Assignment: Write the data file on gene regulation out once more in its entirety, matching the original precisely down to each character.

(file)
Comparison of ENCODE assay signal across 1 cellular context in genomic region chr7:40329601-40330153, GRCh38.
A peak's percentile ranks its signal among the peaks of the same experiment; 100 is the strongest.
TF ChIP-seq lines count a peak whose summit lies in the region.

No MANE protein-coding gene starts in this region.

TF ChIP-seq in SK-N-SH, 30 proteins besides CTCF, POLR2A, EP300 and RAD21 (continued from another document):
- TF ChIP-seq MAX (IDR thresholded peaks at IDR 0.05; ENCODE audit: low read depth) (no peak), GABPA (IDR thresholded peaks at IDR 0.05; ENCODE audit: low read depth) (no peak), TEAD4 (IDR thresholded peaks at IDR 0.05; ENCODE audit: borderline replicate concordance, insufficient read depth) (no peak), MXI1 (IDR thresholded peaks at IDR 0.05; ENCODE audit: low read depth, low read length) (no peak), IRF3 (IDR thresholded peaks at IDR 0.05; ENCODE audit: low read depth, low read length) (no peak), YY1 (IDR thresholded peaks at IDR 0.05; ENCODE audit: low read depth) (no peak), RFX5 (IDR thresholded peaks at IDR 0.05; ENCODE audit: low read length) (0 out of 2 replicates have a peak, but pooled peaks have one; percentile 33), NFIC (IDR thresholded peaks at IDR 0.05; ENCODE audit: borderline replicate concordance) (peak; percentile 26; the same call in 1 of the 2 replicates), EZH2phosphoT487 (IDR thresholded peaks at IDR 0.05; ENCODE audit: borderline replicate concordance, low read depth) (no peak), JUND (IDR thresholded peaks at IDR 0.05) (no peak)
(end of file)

Comparison of ENCODE assay signal across 1 cellular context in genomic region chr7:40329601-40330153, GRCh38.
A peak's percentile ranks its signal among the peaks of the same experiment; 100 is the strongest.
TF ChIP-seq lines count a peak whose summit lies in the region.

No MANE protein-coding gene starts in this region.

TF ChIP-seq in SK-N-SH, 30 proteins besides CTCF, POLR2A, EP300 and RAD21 (continued from another document):
- TF ChIP-seq MAX (IDR thresholded peaks at IDR 0.05; ENCODE audit: low read depth) (no peak), GABPA (IDR thresholded peaks at IDR 0.05; ENCODE audit: low read depth) (no peak), TEAD4 (IDR thresholded peaks at IDR 0.05; ENCODE audit: borderline replicate concordance, insufficient read depth) (no peak), MXI1 (IDR thresholded peaks at IDR 0.05; ENCODE audit: low read depth, low read length) (no peak), IRF3 (IDR thresholded peaks at IDR 0.05; ENCODE audit: low read depth, low read length) (no peak), YY1 (IDR thresholded peaks at IDR 0.05; ENCODE audit: low read depth) (no peak), RFX5 (IDR thresholded peaks at IDR 0.05; ENCODE audit: low read length) (0 out of 2 replicates have a peak, but pooled peaks have one; percentile 33), NFIC (IDR thresholded peaks at IDR 0.05; ENCODE audit: borderline replicate concordance) (peak; percentile 26; the same call in 1 of the 2 replicates), EZH2phosphoT487 (IDR thresholded peaks at IDR 0.05; ENCODE audit: borderline replicate concordance, low read depth) (no peak), JUND (IDR thresholded peaks at IDR 0.05) (no peak)